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Case Reports

2017/10 Uber drivers found to be workers (UK)

Tijdschrift European Employment Law Cases, Aflevering 1 2017
Trefwoorden Employment Tribunal
Auteurs Bethan Carney
SamenvattingAuteursinformatie

    In a much publicised case, Uber drivers have won a first instance employment tribunal finding that they are ‘workers’ and not self-employed contractors. This decision means that they are entitled to basic protections, such as the national minimum wage, paid holiday (under the Working Time Directive) and protection against detriment for ‘blowing the whistle’ on wrong doing. The decision could have substantial financial consequences for Uber, which has around 40,000 drivers in the UK but Uber has already confirmed that it will appeal the decision, so we are unlikely to have a final determination on this question for some time.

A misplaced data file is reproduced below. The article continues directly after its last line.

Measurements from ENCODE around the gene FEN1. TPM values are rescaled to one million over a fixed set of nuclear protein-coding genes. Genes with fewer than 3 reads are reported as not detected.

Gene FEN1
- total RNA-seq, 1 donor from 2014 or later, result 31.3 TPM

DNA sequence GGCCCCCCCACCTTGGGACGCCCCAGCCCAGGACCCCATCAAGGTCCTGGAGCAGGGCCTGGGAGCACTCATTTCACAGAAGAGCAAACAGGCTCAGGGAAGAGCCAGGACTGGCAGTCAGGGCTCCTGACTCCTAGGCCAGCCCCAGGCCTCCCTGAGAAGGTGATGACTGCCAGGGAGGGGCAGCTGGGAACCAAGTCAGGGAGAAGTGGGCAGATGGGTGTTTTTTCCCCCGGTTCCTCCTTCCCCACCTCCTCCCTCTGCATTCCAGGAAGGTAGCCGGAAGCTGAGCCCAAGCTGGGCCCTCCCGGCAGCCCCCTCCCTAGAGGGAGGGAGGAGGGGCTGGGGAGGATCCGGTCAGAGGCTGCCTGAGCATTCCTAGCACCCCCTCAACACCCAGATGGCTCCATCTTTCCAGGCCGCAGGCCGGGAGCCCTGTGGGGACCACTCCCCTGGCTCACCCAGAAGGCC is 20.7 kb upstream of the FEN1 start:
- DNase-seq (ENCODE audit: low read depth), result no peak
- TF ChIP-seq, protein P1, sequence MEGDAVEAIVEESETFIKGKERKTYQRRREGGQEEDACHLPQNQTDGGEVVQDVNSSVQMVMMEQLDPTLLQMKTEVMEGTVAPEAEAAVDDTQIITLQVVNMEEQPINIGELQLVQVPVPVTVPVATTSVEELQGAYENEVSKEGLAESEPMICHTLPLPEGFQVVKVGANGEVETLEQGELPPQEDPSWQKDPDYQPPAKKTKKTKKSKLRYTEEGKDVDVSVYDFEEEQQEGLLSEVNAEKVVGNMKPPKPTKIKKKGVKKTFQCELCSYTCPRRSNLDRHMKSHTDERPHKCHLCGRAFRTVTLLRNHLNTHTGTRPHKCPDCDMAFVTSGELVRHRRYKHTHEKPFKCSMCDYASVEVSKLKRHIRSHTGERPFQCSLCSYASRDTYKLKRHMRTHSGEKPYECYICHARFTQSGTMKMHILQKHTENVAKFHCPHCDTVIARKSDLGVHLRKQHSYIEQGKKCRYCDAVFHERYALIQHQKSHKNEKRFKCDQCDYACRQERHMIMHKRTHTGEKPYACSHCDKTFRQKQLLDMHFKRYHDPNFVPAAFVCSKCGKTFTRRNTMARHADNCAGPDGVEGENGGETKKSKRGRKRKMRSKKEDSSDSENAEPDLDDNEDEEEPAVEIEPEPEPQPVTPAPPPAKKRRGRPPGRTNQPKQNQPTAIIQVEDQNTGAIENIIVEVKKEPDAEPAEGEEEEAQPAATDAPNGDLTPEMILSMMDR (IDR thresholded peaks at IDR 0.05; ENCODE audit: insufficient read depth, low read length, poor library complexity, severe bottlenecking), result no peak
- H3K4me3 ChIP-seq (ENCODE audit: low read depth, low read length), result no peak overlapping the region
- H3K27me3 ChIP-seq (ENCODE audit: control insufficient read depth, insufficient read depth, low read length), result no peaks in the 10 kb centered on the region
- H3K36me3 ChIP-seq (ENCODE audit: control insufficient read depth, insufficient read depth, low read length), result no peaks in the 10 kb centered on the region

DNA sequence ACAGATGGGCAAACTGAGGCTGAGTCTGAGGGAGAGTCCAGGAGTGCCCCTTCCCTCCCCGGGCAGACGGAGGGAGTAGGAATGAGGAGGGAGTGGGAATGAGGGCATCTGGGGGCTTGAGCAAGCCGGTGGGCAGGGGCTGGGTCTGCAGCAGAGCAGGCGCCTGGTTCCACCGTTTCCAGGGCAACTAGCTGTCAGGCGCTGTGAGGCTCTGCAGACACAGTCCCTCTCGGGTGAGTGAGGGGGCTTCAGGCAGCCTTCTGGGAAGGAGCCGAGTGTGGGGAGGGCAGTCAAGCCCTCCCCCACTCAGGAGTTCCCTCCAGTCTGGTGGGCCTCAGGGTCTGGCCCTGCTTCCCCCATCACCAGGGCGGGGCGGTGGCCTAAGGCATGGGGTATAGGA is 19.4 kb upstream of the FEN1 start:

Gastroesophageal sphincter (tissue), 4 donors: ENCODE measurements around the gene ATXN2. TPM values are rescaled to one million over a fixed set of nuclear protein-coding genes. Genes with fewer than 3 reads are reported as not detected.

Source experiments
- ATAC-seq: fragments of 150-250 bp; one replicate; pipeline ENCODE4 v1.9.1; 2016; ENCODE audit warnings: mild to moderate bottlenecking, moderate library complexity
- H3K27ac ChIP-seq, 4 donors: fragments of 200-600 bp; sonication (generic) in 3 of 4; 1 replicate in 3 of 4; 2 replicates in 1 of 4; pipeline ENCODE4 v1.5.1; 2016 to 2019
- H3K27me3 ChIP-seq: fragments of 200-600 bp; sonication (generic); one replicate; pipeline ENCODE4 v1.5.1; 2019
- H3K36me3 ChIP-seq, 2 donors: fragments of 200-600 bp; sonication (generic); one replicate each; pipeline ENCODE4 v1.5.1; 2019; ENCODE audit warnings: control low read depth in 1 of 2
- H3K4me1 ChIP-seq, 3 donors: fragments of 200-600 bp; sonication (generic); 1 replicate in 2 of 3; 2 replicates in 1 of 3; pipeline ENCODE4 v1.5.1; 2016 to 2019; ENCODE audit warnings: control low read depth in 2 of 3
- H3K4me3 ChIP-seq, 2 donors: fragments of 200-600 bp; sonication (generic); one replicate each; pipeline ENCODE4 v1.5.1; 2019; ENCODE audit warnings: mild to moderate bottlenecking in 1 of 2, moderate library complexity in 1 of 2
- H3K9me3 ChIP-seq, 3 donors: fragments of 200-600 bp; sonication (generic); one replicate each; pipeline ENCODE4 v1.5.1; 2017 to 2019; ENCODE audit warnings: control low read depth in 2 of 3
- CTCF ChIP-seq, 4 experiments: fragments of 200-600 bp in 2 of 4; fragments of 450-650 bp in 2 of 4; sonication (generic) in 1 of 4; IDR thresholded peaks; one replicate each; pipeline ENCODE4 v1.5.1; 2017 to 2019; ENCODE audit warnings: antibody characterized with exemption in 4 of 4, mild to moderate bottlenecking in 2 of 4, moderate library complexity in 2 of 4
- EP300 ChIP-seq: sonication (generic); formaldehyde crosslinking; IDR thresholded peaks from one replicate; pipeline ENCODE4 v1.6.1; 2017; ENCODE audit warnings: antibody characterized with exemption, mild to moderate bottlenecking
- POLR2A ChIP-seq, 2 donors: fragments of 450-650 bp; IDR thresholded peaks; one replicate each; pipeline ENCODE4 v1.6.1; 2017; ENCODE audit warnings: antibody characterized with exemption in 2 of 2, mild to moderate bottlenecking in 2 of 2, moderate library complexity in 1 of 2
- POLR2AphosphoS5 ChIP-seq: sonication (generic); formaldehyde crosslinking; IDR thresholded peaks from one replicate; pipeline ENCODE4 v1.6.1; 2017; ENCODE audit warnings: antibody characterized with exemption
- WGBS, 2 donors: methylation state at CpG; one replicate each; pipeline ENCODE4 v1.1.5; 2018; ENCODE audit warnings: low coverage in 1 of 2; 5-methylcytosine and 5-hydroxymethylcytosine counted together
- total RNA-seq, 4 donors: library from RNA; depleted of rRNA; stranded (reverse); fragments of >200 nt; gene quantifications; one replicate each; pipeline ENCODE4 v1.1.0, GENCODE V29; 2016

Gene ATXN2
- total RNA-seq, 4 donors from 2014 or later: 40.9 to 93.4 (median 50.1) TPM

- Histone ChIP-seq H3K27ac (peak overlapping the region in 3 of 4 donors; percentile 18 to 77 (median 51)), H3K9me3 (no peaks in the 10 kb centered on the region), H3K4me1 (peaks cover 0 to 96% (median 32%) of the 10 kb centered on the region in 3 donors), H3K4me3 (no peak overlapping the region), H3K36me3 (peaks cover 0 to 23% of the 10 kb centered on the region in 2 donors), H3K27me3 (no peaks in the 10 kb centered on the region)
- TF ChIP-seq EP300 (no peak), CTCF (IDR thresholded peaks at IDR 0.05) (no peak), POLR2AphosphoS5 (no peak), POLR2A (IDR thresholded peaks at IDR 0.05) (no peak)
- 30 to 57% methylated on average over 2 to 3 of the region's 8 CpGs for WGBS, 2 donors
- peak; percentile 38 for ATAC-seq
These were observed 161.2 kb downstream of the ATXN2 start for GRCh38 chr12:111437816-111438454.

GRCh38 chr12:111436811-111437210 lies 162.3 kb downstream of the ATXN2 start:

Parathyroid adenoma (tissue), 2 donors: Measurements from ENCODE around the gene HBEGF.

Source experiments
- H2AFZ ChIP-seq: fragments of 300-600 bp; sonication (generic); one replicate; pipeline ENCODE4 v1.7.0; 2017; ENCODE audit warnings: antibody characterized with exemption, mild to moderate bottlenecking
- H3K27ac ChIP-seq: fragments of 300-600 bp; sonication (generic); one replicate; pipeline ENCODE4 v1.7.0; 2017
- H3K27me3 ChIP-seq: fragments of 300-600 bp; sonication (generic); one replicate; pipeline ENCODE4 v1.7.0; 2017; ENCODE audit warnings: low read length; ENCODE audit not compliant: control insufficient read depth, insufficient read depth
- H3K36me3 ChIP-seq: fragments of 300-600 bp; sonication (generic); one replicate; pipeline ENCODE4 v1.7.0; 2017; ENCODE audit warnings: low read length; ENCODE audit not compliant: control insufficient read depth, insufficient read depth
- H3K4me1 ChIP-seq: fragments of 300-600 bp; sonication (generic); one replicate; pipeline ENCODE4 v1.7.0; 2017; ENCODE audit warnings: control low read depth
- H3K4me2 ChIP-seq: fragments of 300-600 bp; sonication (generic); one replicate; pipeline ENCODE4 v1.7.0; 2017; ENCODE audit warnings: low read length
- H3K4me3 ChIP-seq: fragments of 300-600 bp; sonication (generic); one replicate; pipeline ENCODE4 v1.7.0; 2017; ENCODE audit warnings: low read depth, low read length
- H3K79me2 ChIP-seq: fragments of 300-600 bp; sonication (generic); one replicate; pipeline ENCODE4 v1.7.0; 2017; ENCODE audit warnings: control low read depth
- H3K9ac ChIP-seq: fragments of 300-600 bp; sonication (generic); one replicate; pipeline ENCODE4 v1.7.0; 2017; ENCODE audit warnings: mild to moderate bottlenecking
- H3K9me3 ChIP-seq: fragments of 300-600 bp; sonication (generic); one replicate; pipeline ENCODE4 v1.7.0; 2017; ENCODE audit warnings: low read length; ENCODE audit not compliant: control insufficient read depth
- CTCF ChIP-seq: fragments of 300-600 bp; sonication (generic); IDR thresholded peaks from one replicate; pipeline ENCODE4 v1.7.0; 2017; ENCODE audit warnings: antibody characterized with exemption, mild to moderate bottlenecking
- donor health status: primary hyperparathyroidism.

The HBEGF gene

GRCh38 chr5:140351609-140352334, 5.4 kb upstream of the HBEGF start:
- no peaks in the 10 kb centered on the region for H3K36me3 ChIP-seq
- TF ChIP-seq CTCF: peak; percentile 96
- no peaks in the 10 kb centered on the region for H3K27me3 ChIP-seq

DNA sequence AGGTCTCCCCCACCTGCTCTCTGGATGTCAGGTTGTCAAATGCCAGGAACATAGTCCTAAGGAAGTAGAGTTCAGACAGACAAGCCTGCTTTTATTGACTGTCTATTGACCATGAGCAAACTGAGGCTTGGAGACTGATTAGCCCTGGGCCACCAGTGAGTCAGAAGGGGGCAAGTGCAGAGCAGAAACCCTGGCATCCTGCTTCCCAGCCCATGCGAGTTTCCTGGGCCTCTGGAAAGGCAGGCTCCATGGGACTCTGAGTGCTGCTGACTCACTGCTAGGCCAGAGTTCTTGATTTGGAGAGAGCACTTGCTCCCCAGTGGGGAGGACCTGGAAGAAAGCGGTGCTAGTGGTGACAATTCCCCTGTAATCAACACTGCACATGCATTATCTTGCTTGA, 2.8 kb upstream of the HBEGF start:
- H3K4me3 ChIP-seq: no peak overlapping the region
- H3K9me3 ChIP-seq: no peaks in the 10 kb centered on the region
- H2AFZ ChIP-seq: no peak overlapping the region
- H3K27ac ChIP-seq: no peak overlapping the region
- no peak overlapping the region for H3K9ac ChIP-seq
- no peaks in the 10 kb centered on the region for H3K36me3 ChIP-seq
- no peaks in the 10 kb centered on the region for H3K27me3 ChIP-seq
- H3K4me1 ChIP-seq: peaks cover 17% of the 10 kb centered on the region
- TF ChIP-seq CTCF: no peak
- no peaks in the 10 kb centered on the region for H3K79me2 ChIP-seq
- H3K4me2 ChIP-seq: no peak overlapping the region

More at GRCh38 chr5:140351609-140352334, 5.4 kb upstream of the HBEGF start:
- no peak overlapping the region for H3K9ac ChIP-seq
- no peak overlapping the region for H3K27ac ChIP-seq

Bethan Carney
Bethan Carney is a lawyer at Lewis Silkin LLP: www.lewissilkin.com.
Case Reports

2017/9 The influence of the threat of terrorism on the right to strike (NL)

Tijdschrift European Employment Law Cases, Aflevering 1 2017
Trefwoorden Industrial action, Strike
Auteurs Ruben Houweling en Amber Zwanenburg
SamenvattingAuteursinformatie

    The Dutch Cantonal judge prohibited a strike because the safety of passengers could not be guaranteed. At the hearing, which took place a few days after the Berlin Christmas market attacks, weight was given to the threat of terrorism. Nor is this the first time the threat of terrorism has been explicitly referred to by a Dutch court in a case concerning the right to strike.


Ruben Houweling